I’ve only ever gone to one of my high school reunions – the 25th. Now the 40th is nearly here.
I was terrified then. This time is not as bad. I don’t have the energy or the attention span to get all worked up about it. Will I go? Probably not. It’s like the Tower of Terror at DisneyWorld – I did it once and I’m glad I did, but I have no desire to do it again.
My difficulties with the reunion even made the local paper. I went to a high school friend, Mary, for advice. She was quite helpful. She also, with my permission, wrote about my panic in her newspaper column.
Here’s what I told her: “Over the last quarter century I’ve confronted and dealt with a number of pieces of my past and tried to make my peace with them. High school, however, is not one of those things. I’m afraid I’ll have flashbacks.”
Mary did note that “Janet had more reason than most to be apprehensive. While I had been actively ignored, she had been, at times, actively picked on – one of those kids too brainy, too head-in-the-clouds, to comprehend how to navigate the social firmament.”
Pretty close. Except that I wouldn’t have called it “actively picked on.” High school was merely another part of the continuum of bullying and harassment that I experienced from childhood on. In high school no one threw literal rocks at me, but by then they didn’t have to. I was conditioned to cringe.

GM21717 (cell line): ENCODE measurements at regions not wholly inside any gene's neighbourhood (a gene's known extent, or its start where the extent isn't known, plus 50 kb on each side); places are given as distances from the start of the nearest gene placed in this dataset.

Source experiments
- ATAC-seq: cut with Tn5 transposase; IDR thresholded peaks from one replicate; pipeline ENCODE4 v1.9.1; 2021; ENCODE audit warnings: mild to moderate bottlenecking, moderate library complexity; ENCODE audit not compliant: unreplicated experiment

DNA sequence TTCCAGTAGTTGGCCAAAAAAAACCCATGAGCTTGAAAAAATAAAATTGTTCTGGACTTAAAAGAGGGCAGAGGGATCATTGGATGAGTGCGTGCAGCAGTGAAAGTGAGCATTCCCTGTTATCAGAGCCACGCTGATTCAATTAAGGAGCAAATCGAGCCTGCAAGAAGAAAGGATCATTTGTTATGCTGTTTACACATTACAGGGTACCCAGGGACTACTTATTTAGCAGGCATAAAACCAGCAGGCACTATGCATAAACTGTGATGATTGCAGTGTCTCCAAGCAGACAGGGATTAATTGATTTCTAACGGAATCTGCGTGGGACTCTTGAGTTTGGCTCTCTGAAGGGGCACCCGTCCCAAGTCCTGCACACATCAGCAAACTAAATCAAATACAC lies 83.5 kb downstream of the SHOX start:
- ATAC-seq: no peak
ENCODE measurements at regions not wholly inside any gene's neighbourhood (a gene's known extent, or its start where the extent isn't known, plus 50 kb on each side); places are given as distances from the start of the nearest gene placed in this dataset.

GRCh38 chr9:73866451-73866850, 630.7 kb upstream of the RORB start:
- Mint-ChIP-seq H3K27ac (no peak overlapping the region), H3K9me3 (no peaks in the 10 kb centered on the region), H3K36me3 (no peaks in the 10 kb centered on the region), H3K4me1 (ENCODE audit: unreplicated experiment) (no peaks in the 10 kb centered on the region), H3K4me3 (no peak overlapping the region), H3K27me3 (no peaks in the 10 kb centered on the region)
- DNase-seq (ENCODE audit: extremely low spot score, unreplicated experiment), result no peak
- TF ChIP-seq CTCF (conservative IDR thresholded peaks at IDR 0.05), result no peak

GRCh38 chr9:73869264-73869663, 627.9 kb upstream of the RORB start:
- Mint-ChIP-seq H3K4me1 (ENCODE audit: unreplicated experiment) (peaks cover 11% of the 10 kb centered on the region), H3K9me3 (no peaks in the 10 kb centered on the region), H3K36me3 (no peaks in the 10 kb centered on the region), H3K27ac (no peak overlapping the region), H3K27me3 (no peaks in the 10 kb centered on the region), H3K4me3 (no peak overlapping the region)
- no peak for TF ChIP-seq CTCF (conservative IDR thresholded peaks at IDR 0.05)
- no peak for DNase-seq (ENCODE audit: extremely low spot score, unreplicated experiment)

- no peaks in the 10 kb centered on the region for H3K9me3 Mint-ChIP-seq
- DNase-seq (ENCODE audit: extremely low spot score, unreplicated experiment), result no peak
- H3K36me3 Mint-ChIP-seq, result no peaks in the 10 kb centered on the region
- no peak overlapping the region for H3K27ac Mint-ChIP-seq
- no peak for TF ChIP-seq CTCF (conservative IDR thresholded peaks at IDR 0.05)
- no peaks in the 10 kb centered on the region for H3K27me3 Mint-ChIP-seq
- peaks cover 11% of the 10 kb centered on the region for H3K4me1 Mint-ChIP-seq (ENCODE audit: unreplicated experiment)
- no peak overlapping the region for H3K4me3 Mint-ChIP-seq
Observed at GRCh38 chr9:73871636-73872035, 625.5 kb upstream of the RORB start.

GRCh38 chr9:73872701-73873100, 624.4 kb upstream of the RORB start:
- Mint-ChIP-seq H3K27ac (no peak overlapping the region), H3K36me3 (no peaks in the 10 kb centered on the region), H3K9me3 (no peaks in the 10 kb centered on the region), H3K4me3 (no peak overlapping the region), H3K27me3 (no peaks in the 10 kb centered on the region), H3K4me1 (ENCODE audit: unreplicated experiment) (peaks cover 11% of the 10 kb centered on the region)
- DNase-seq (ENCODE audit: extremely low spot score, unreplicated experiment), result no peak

The head-in-the-clouds part was also not entirely accurate. As I walked through the halls between classes, my head was down and my nose was in a book. I was trying to perfect my “invisible” act and practice that advice that the bullied always get – “just ignore them.”
And I wouldn’t call the social milieu in high school “the firmament.” Just sayin’.
I did go to the reunion, though. I got my hair done for the event and told my stylist to make me look “successful and sane.” She replied, “Oh, no, here comes the wish list.” “At least I didn’t ask for young and thin,” I pointed out.
I went, taking along my husband and telling him not to leave my side. I’m sure the husband came as a surprise to most people there, proof that I had at least managed to navigate that particular social firmament. And if my hairstyle did proclaim some degree of sanity, that was likely a surprise as well.
I survived. My big insight: “Not everyone hated me.” I should have known that already, since I had friends like Mary and a few others I’m still in touch with. But old fears die hard.
Mary was much more philosophical: “In adolescence our images are refracted through so many distorted lights – the way we see ourselves, the way everyone else sees us, the way we fancy everyone else sees us. What mattered was that we could all talk face to face, as adults, as equals, as friends.”
She may have been right, though “Not everyone hated me” was, in its way, a major alteration in my outlook and pretty much as far as I’d gotten by then in my continuing struggle to come to grips with my life.
Things have changed a lot since then and so have I. Now I realize I have nothing to prove, and no need to try.